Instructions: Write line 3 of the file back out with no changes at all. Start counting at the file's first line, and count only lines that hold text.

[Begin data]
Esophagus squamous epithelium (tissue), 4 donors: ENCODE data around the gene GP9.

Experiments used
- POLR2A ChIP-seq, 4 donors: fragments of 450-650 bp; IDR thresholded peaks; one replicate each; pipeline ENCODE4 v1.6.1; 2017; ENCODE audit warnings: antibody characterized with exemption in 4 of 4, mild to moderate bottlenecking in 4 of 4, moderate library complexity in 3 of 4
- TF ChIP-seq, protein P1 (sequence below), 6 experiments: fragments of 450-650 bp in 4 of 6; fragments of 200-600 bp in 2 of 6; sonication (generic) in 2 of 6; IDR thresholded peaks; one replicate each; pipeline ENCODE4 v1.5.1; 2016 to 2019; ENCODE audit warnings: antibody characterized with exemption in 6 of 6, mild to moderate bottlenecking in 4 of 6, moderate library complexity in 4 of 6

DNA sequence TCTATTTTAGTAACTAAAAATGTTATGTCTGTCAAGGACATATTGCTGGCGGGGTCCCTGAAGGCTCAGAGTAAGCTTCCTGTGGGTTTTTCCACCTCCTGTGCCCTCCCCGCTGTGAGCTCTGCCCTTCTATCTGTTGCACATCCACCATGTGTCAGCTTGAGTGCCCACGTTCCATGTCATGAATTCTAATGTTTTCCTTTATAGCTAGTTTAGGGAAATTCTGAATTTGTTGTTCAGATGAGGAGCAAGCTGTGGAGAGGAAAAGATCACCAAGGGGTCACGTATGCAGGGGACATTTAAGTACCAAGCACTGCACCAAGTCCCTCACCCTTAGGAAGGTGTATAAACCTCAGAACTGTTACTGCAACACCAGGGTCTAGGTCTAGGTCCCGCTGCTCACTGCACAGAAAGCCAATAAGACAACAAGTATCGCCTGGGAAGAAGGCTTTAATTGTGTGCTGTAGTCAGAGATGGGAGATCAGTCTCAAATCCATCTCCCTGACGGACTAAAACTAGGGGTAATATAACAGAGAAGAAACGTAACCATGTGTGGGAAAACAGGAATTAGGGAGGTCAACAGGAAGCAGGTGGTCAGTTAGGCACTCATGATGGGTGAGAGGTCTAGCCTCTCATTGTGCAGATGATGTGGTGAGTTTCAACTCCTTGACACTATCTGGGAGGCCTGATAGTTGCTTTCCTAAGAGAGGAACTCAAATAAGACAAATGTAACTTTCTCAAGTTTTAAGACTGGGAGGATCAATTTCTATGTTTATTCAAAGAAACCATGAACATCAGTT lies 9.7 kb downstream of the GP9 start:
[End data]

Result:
- POLR2A ChIP-seq, 4 donors: fragments of 450-650 bp; IDR thresholded peaks; one replicate each; pipeline ENCODE4 v1.6.1; 2017; ENCODE audit warnings: antibody characterized with exemption in 4 of 4, mild to moderate bottlenecking in 4 of 4, moderate library complexity in 3 of 4